"Set I/O Unit Configured Flag"


#1

Posting this on behalf of a customer that came through our training program a few months ago…

He’s got two controllers talking to the one rack of I/O.
All SNAP hardware (two PAC S1 controllers and an EB).
He’s set it up as a bit of a home-grown redundant system, he can manually or automatically switch between controllers. (I’m simplifying things here, but it’s enough to give a feel for the source of the question).

So, in each controller the rack of I/O is configured, but to make things interesting, only one of the controllers has the entire rack configured, in the other, only the points it needs are configured.
In both of the controllers he has the I/O rack configured the same;


The reason for this is that we don’t want the controllers to be sending their configuration to the I/O rack.
In the power up chart, we also use the command ‘Set I/O Unit Configured Flag’.
Same reasoning here, we don’t want the controllers sending their config to the rack.
We then issue the command ‘Enable Communication to All I/O Units’.

So, the controller, either one, powers up, runs the power up chart, which says, ‘don’t bother the I/O unit, it’s all good, just start talking to the unit as you need’.
The points, because they have not been reconfigured don’t change state, as far as the I/O unit is concerned, nothing has happened.

Here is our question then;
Should he be saving his configuration to flash every so often on the I/O unit?
This way the I/O rack has its full configuration every time it boots up… I mean its not going to get it from the controller, we have gone to great pains to ensure that it doesn’t, but it needs to know what modules are in what positions, what scaling etc it has…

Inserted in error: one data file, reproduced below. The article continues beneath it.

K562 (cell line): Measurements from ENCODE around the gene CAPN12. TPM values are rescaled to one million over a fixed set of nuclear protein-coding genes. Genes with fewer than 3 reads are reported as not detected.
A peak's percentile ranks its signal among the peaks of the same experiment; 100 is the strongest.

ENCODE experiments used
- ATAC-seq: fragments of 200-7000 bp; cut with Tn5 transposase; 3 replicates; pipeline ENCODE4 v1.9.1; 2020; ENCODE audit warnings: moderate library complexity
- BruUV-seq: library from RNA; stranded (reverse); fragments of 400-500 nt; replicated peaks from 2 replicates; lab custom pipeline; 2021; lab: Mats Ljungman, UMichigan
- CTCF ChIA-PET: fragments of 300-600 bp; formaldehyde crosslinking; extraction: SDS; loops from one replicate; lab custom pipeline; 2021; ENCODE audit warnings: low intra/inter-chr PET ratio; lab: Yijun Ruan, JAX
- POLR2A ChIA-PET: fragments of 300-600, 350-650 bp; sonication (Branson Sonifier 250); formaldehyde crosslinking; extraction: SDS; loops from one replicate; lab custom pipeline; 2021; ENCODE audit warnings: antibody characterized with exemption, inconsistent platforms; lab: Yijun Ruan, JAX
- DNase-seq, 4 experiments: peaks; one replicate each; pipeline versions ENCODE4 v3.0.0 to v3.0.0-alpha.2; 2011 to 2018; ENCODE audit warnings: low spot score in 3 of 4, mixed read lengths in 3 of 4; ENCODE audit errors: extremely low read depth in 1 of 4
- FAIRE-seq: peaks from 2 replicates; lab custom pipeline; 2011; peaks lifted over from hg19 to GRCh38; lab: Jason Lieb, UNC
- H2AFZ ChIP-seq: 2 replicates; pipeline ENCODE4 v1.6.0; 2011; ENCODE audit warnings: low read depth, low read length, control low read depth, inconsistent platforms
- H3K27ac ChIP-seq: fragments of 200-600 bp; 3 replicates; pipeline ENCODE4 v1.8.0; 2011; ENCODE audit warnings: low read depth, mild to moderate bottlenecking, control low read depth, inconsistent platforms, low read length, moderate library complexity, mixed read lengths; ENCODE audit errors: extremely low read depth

Anyone done this sort of thing?
Got any thoughts you could share?

Thanks,

Ben.


#2

Ah ben, the good old ‘Set I/O Unit Configured Flag’ command. Must bring back some memories of the hospital days?:smiley:

Here something from the top of my dome… if one of the S1’s has the full I/O unit configuration and the other a simplified configuration, as long as the scaling is the same, wouldn’t it make sense that the controller with the full config can configure the I/O unit and the S1 with the simplified config follows the Set I/O Unit Configured Flag? A save to flash would have to happen at some stage (maybe in the powerup chart of the strategy or a manual save from PAC Control?) so that if a power cycle to the brain happens the configuration will still be there. this way if the brains configuration changes, the ‘master’ controller will write the new I/O unit configuration to the brain. does that make sense?